Cordray spent part of his first day on the job speaking at the Brookings Institution, where he characterized the CFPB’s chief responsibility as clarifying financial products and services aimed at consumers, to avoid crises like the subprime mortgage debacle.
“The single event that has limited credit most substantially for Americans in my lifetime is the financial crisis of 2008 and 2009,” said Cordray. “That meltdown was caused, in turn, by some of these problems and failing to regulate parts of markets.”
With Cordray now at the helm, the CFPB can begin addressing some of these unregulated markets.
While the CFPB has been at work for more than a year, its operations were limited to larger banking institutions until its director was in place, under stipulations in the Dodd-Frank financial regulatory reform law. Cordray's arrival allows the CFPB to begin oversight of nonbanks, including payday lenders, mortgage servicers and originators, and private purveyors of student loans, among others.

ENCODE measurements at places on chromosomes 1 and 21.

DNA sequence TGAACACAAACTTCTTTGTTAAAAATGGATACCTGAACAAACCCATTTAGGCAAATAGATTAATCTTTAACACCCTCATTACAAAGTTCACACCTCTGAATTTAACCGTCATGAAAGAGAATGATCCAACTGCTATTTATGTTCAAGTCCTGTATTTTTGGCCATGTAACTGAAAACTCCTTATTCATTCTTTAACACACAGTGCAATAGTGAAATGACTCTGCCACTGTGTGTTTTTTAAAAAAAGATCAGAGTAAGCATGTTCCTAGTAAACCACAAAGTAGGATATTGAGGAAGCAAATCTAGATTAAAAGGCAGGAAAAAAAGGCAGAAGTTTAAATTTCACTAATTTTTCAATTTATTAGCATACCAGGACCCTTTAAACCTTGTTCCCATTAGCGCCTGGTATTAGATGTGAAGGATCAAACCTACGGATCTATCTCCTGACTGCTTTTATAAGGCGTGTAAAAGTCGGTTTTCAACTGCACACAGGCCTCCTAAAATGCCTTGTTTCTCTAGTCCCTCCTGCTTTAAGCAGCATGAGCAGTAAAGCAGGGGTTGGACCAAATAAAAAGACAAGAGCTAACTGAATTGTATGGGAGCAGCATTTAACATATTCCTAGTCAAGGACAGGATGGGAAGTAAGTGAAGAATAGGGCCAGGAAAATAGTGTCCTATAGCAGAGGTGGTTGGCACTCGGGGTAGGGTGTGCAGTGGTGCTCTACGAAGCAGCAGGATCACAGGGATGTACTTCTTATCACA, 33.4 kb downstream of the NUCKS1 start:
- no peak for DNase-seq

These groups are key players in the consumer finance world because of their reach – 20 million American households use payday lenders, according to Cordray – and because “they have largely escaped any meaningful federal oversight” even though they typically compete with banks.
Cordray’s plans for the CFPB come amid strident criticism of the manner of his appointment.
Republicans were almost unanimous in their disdain for the president’s maneuver. Senate minority leader Mitch McConnell (R) of Kentucky objected to the move on constitutional grounds, saying it “fundamentally endangers” Congress’s ability to check the power of the president.